Wednesday, January 20, 2021
Jan. 20, 2021

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After the Clark County outbreak, spreading measles education

Health officials, lawmakers, educators say new legislation, building trust and groundwork are key to improving vaccination rates

By , Columbian staff writer
5 Photos
Julie Scordino of Camas holds still as registered nurse Kent Slawson administers the MMR vaccine during a free vaccination clinic offered by Legacy Medical Group in Vancouver. Legacy offered vaccination MMR vaccination clinics in March as a low barrier opportunity for vaccinations.
Julie Scordino of Camas holds still as registered nurse Kent Slawson administers the MMR vaccine during a free vaccination clinic offered by Legacy Medical Group in Vancouver. Legacy offered vaccination MMR vaccination clinics in March as a low barrier opportunity for vaccinations. Alisha Jucevic/The Columbian Photo Gallery

All the windows in the bedroom were blacked out, Tom Perkins remembered, and there was a quarantine sign posted on the front door of his house in Smithfield, Utah.

Perkins was between 6 to 8 years old, from what he can remember, so it was between 1953 and 1955. He had contracted “red measles,” and couldn’t wear cotton or wool. Instead Perkins wore slick, silk-like clothing so his rashes wouldn’t be so irritating. Perkins was quarantined to his parent’s darkened bedroom, because his eyes were hypersensitive to light. The 72-year-old Vancouver resident described his fever as “tremendous.”

“I don’t know back then if they called it an epidemic, but there were quite a bit of kids who were missing school because of the measles,” Perkins said. His brother contracted measles right afterward.

In the decade before a measles, mumps and rubella vaccine became available in 1963 almost all U.S. children suffered through the measles before they turned 15, according to the Centers for Disease Control and Prevention. Three million to 4 million were infected each year, 48,000 were hospitalized, 1,000 contracted encephalitis, and 400 to 500 died.

The virus wreaked so much havoc that in 1978 the CDC set a goal to eliminate measles by 1982. That goal was finally achieved in 2000 when there had been “absence of continuous disease transmission for greater than 12 months,” according to the CDC.

Now, 65 years after Perkins subsisted on soup for two weeks, the United States is in the midst of its biggest measles outbreak since 2000.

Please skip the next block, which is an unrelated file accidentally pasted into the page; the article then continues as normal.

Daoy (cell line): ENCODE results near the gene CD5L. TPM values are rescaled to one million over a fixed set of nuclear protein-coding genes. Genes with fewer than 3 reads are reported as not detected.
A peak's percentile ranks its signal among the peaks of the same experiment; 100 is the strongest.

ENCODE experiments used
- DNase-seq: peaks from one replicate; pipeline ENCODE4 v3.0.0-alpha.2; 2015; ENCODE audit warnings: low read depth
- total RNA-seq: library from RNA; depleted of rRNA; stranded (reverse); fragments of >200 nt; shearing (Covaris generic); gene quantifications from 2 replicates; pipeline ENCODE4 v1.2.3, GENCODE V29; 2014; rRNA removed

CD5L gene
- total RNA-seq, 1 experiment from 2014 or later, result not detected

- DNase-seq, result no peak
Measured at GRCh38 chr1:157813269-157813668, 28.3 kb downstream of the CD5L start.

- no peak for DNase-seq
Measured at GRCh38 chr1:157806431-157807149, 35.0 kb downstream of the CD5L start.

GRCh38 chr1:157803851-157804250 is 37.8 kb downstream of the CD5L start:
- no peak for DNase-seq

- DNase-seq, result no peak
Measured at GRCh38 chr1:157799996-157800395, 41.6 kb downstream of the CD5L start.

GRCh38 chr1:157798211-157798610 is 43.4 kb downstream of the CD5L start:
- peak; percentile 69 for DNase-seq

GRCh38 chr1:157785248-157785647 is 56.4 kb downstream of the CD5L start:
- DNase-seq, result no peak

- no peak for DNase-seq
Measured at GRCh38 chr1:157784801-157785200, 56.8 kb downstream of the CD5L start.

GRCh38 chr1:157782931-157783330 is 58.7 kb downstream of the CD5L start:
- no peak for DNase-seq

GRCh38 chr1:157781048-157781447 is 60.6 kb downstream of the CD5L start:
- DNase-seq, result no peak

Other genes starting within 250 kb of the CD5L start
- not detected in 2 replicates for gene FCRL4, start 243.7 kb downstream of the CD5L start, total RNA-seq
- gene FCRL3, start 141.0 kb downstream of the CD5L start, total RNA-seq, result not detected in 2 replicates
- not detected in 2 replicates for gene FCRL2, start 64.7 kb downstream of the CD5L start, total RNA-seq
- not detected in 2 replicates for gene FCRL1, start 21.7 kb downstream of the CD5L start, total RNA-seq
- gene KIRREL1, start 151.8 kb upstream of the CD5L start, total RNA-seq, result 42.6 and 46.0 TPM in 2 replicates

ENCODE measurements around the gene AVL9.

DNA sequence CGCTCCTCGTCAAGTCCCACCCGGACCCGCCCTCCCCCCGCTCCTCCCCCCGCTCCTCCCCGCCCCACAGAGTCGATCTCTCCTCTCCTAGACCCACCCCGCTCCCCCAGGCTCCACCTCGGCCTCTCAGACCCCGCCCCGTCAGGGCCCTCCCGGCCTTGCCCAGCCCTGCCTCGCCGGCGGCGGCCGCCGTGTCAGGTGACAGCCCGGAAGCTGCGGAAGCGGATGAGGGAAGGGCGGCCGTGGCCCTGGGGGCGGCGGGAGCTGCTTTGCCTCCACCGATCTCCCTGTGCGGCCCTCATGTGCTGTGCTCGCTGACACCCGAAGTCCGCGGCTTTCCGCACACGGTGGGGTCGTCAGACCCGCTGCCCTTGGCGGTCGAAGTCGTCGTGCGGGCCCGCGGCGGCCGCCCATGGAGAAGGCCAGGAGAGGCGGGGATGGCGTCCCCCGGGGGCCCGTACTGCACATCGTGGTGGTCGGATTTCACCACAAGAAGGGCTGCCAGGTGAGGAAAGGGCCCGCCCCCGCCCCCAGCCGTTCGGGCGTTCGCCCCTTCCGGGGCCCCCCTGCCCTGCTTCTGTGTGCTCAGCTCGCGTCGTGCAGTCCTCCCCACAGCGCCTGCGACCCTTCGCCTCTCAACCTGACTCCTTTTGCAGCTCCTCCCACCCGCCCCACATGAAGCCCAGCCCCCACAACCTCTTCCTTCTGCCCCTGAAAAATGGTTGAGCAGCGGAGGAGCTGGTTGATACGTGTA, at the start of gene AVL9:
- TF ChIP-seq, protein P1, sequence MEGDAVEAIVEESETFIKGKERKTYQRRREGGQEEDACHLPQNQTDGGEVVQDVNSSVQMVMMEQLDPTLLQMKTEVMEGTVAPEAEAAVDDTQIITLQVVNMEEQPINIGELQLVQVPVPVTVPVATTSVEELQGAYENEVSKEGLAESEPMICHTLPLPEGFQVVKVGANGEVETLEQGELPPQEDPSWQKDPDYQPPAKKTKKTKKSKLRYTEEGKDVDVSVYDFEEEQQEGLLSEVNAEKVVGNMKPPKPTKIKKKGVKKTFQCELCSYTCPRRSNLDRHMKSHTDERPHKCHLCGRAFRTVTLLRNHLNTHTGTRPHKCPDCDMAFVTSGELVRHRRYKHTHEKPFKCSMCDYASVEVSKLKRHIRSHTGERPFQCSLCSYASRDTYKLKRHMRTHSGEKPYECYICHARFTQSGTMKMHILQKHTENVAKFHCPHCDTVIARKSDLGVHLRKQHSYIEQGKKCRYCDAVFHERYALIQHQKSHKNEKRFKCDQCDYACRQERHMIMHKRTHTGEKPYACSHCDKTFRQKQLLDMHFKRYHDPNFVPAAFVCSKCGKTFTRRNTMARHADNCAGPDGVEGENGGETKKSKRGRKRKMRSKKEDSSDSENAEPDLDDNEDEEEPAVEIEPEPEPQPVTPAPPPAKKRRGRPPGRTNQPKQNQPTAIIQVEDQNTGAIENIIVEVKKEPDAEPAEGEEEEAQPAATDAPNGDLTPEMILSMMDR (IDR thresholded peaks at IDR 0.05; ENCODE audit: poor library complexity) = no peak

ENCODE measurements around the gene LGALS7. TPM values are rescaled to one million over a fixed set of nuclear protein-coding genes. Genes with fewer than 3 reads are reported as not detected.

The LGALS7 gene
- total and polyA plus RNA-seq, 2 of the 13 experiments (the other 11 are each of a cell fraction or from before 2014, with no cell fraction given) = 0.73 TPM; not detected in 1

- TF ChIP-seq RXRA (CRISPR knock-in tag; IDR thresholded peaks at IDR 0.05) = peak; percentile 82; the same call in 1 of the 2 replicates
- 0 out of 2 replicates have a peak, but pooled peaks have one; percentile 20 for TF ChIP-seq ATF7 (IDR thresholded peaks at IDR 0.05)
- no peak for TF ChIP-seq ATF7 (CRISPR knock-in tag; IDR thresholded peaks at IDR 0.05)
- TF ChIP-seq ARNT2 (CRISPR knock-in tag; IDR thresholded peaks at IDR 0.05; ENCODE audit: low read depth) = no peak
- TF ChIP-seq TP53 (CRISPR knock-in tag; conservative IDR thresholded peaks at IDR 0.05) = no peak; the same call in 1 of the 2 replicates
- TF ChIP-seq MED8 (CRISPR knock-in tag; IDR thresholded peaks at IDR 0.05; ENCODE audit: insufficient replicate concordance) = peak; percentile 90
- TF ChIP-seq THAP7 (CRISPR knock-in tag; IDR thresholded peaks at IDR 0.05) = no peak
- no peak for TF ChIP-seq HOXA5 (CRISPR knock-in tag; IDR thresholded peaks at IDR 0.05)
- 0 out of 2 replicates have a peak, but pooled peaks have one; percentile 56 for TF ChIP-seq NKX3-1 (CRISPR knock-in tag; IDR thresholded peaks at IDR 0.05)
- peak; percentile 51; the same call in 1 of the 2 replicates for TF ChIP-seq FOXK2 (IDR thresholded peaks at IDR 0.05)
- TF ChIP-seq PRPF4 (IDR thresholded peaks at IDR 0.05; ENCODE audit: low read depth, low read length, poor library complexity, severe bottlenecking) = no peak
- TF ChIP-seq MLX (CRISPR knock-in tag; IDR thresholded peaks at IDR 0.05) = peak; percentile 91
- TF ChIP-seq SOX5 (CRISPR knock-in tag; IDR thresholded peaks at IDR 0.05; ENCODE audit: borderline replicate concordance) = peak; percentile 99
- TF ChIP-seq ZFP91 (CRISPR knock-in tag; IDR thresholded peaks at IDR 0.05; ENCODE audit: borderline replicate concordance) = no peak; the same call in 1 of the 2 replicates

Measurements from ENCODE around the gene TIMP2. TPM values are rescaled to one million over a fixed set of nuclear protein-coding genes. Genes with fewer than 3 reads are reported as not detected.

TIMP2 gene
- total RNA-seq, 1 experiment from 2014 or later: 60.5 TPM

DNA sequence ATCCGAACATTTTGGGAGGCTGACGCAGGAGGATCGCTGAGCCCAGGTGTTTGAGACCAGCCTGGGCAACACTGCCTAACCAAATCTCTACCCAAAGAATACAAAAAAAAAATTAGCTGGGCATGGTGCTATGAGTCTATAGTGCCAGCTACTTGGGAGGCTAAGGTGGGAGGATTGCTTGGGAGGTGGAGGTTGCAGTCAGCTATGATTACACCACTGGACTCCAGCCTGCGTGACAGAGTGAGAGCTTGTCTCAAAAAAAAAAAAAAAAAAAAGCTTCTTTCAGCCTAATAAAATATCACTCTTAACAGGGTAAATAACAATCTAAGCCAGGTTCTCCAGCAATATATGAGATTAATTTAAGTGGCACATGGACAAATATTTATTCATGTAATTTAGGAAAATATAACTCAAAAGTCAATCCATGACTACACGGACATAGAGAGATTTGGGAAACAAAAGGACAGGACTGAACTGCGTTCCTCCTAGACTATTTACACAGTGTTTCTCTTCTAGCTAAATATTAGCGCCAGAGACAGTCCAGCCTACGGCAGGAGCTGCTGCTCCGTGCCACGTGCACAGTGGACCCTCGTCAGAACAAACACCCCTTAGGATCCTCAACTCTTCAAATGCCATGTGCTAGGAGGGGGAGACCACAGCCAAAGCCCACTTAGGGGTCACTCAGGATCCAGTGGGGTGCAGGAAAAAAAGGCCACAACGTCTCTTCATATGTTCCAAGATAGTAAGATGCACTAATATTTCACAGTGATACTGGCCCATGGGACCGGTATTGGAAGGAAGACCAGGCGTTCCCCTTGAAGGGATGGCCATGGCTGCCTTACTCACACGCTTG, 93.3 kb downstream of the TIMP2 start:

Clark County accounted for 71 of the country’s more than 700 cases this year, which have spread across 23 states. By the time the outbreak was declared over last Monday, nearly 850 local students were temporarily excluded from school, and Washington spent more than $1 million to fight the virus.

Sixty-one of Clark County’s 71 measles patients weren’t vaccinated and another seven cases were unverified. The other three had one dose of the MMR vaccine, less than the two recommended doses.

In the 1950s Perkins didn’t have protection against measles, but the decision to vaccinate his children was easy.

“We’ve been blessed today to have the immunizations,” Perkins said. “The number of people who are negatively affected by immunizations are so low that I cannot believe parents will not inoculate. I wouldn’t want my kids, or my grandkids, or my great-grandkids, to go through all that. It can kill you.”

Yet vaccination rates in Clark County continue to lag. According to state data, only 78 percent of Clark County 6- to 18-year-olds have received the recommended two doses of MMR vaccine as of December, the most current data available.

That’s behind the 93 to 95 percent vaccination rate that’s needed to create “herd immunity”and prevent future outbreaks. Brianna Dannen, the co-chair for Clark County Immunization Coalition and a nurse for Public Health who heads their immunization program, said there’s no simple fix to the problem.

“I don’t have that magic bullet,” Dannen said. “I think it’s baby steps.”

Booster shot

One boost to MMR vaccination comes in the form of House Bill 1638, which was sponsored by state Rep. Paul Harris, a Vancouver Republican, and state Rep. Monica Stonier, a Vancouver Democrat. HB 1638 will eliminate personal and philosophical exemptions for the MMR vaccine for attendance in public and private schools and licensed day care centers. The bill passed the 2019 Legislature, and Gov. Jay Inslee is expected to sign it.

Similar California legislation enacted in 2015 has raised the state’s vaccination rates for children entering school by nearly 5 percentage points. County Health Officer Dr. Alan Melnick called HB 1638 “a powerful statement about how we need to protect children in the community and schools, and that goes a long way to change how we look at the world.”